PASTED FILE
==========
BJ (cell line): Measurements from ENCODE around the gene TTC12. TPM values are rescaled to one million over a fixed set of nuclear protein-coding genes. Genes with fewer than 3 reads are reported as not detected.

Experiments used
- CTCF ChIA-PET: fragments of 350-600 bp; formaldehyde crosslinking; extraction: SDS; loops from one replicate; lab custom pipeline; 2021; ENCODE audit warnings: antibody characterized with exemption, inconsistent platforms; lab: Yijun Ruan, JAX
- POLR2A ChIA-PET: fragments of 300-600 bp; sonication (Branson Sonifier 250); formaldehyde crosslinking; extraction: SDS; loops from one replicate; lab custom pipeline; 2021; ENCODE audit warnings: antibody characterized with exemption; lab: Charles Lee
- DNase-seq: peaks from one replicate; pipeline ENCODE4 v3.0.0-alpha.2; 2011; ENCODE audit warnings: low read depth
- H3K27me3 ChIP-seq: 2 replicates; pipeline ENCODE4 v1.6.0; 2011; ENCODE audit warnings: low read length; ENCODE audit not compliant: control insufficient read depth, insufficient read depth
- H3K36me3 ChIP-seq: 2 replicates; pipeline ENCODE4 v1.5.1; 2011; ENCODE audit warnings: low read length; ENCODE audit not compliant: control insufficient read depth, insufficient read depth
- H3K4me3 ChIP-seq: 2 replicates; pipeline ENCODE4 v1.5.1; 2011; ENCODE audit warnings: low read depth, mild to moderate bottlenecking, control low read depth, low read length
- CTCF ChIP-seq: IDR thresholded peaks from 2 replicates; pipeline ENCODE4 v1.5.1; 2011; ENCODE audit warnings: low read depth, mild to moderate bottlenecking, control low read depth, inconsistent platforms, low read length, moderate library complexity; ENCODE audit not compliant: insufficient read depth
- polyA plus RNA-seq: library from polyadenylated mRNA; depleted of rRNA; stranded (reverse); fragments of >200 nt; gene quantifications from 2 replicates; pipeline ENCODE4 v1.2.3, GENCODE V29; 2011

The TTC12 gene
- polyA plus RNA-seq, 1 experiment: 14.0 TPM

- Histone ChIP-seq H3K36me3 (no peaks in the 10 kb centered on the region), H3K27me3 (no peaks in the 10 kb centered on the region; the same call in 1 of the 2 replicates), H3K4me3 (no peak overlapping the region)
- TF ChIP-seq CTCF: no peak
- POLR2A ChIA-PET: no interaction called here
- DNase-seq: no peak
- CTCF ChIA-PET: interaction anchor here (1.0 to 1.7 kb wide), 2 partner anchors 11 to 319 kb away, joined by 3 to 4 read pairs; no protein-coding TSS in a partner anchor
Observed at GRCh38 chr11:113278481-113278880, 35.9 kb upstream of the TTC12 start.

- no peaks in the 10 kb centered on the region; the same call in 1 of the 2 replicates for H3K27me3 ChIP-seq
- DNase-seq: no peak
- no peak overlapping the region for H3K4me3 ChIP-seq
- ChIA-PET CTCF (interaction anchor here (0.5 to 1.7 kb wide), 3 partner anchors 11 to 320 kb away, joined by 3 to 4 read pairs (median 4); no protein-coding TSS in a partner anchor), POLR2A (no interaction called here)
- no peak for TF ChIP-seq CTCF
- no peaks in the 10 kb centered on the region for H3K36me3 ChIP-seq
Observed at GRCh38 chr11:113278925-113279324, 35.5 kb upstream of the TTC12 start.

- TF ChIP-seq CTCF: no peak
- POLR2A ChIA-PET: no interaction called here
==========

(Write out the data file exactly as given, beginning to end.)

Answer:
BJ (cell line): Measurements from ENCODE around the gene TTC12. TPM values are rescaled to one million over a fixed set of nuclear protein-coding genes. Genes with fewer than 3 reads are reported as not detected.

Experiments used
- CTCF ChIA-PET: fragments of 350-600 bp; formaldehyde crosslinking; extraction: SDS; loops from one replicate; lab custom pipeline; 2021; ENCODE audit warnings: antibody characterized with exemption, inconsistent platforms; lab: Yijun Ruan, JAX
- POLR2A ChIA-PET: fragments of 300-600 bp; sonication (Branson Sonifier 250); formaldehyde crosslinking; extraction: SDS; loops from one replicate; lab custom pipeline; 2021; ENCODE audit warnings: antibody characterized with exemption; lab: Charles Lee
- DNase-seq: peaks from one replicate; pipeline ENCODE4 v3.0.0-alpha.2; 2011; ENCODE audit warnings: low read depth
- H3K27me3 ChIP-seq: 2 replicates; pipeline ENCODE4 v1.6.0; 2011; ENCODE audit warnings: low read length; ENCODE audit not compliant: control insufficient read depth, insufficient read depth
- H3K36me3 ChIP-seq: 2 replicates; pipeline ENCODE4 v1.5.1; 2011; ENCODE audit warnings: low read length; ENCODE audit not compliant: control insufficient read depth, insufficient read depth
- H3K4me3 ChIP-seq: 2 replicates; pipeline ENCODE4 v1.5.1; 2011; ENCODE audit warnings: low read depth, mild to moderate bottlenecking, control low read depth, low read length
- CTCF ChIP-seq: IDR thresholded peaks from 2 replicates; pipeline ENCODE4 v1.5.1; 2011; ENCODE audit warnings: low read depth, mild to moderate bottlenecking, control low read depth, inconsistent platforms, low read length, moderate library complexity; ENCODE audit not compliant: insufficient read depth
- polyA plus RNA-seq: library from polyadenylated mRNA; depleted of rRNA; stranded (reverse); fragments of >200 nt; gene quantifications from 2 replicates; pipeline ENCODE4 v1.2.3, GENCODE V29; 2011

The TTC12 gene
- polyA plus RNA-seq, 1 experiment: 14.0 TPM

- Histone ChIP-seq H3K36me3 (no peaks in the 10 kb centered on the region), H3K27me3 (no peaks in the 10 kb centered on the region; the same call in 1 of the 2 replicates), H3K4me3 (no peak overlapping the region)
- TF ChIP-seq CTCF: no peak
- POLR2A ChIA-PET: no interaction called here
- DNase-seq: no peak
- CTCF ChIA-PET: interaction anchor here (1.0 to 1.7 kb wide), 2 partner anchors 11 to 319 kb away, joined by 3 to 4 read pairs; no protein-coding TSS in a partner anchor
Observed at GRCh38 chr11:113278481-113278880, 35.9 kb upstream of the TTC12 start.

- no peaks in the 10 kb centered on the region; the same call in 1 of the 2 replicates for H3K27me3 ChIP-seq
- DNase-seq: no peak
- no peak overlapping the region for H3K4me3 ChIP-seq
- ChIA-PET CTCF (interaction anchor here (0.5 to 1.7 kb wide), 3 partner anchors 11 to 320 kb away, joined by 3 to 4 read pairs (median 4); no protein-coding TSS in a partner anchor), POLR2A (no interaction called here)
- no peak for TF ChIP-seq CTCF
- no peaks in the 10 kb centered on the region for H3K36me3 ChIP-seq
Observed at GRCh38 chr11:113278925-113279324, 35.5 kb upstream of the TTC12 start.

- TF ChIP-seq CTCF: no peak
- POLR2A ChIA-PET: no interaction called here